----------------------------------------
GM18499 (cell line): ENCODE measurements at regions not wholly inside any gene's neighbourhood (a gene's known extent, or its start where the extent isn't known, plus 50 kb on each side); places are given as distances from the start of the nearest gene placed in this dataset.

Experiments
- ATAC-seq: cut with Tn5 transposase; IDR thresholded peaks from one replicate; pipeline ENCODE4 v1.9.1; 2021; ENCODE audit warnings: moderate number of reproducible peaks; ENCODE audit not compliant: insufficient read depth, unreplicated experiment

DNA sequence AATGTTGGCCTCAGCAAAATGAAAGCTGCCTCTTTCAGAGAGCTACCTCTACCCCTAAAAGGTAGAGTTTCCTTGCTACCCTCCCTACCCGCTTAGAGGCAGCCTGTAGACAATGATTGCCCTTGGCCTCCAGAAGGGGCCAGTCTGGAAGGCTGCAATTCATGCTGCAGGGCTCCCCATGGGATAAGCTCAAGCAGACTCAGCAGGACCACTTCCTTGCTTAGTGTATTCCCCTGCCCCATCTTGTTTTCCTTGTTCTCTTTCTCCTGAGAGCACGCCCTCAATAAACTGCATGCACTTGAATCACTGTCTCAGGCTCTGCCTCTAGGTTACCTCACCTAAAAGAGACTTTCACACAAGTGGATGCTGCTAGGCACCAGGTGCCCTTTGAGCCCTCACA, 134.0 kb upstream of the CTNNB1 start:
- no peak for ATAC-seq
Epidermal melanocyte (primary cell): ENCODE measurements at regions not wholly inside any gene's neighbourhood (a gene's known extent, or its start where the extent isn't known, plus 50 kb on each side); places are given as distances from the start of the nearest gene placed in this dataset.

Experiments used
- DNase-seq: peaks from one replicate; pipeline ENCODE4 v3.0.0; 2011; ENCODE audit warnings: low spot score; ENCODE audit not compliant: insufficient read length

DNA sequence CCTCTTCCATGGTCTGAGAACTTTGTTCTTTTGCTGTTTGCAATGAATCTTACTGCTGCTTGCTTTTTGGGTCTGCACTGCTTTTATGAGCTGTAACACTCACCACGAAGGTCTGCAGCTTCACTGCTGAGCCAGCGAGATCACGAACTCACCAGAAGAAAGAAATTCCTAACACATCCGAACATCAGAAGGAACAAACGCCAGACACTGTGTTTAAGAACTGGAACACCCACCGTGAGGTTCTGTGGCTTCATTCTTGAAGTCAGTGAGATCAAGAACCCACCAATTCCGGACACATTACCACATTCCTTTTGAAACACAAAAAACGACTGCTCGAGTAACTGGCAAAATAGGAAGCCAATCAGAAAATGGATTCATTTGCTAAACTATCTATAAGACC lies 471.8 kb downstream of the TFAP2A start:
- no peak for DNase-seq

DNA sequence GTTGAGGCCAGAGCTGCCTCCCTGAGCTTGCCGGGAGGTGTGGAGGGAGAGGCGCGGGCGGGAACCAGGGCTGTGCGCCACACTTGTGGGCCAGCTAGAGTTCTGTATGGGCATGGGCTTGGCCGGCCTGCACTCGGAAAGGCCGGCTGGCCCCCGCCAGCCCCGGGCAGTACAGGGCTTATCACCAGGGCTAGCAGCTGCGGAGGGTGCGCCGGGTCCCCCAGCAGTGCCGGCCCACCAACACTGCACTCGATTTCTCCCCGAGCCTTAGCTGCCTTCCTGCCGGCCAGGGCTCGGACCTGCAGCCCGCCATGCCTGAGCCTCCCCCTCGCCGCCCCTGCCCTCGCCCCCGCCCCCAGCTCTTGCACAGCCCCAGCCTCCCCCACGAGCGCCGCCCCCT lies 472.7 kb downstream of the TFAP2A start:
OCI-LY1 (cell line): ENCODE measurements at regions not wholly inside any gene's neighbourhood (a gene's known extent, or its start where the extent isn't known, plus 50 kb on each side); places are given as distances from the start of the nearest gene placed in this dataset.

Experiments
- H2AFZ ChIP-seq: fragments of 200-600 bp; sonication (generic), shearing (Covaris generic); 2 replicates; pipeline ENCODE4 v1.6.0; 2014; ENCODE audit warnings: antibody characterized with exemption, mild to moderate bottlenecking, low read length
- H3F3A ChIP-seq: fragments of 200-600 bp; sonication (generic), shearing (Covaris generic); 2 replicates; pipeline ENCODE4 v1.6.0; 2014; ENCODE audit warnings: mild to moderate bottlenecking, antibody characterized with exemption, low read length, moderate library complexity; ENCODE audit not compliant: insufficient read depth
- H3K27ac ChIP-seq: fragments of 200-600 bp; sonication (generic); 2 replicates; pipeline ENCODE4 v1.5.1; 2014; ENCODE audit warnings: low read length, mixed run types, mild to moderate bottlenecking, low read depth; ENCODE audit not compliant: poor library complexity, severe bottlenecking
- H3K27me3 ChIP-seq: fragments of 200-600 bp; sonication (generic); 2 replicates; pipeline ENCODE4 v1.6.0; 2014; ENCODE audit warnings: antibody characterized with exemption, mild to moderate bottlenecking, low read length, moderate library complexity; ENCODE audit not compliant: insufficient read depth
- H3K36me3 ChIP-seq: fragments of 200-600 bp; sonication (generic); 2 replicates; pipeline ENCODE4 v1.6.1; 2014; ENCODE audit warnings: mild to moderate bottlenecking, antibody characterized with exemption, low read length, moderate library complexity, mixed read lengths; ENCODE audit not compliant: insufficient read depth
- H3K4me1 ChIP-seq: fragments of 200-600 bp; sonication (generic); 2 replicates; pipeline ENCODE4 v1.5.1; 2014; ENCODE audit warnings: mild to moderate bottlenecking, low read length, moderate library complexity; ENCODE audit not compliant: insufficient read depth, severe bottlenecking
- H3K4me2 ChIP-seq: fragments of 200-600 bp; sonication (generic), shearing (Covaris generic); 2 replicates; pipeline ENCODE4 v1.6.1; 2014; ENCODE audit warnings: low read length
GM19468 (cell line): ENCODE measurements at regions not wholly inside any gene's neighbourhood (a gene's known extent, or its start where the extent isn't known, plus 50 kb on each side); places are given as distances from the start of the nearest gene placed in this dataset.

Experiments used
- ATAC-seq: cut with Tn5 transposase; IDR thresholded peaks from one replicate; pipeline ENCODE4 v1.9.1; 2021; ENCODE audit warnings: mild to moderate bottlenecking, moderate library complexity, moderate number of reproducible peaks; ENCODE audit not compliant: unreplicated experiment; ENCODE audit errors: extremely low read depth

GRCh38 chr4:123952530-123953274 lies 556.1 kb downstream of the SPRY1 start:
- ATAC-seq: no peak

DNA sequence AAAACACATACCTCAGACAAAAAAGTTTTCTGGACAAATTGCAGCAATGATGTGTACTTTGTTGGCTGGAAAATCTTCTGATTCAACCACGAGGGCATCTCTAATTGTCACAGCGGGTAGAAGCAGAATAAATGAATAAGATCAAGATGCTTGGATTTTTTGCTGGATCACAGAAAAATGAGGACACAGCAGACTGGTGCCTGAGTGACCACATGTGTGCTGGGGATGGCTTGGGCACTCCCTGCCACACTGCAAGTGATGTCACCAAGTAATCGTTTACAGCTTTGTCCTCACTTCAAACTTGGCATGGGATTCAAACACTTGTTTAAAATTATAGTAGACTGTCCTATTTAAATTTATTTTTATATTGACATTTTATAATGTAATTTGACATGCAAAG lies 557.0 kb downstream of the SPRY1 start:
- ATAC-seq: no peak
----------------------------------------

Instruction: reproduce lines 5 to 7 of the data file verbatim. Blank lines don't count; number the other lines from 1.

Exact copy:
- no peak for ATAC-seq
Epidermal melanocyte (primary cell): ENCODE measurements at regions not wholly inside any gene's neighbourhood (a gene's known extent, or its start where the extent isn't known, plus 50 kb on each side); places are given as distances from the start of the nearest gene placed in this dataset.

Experiments used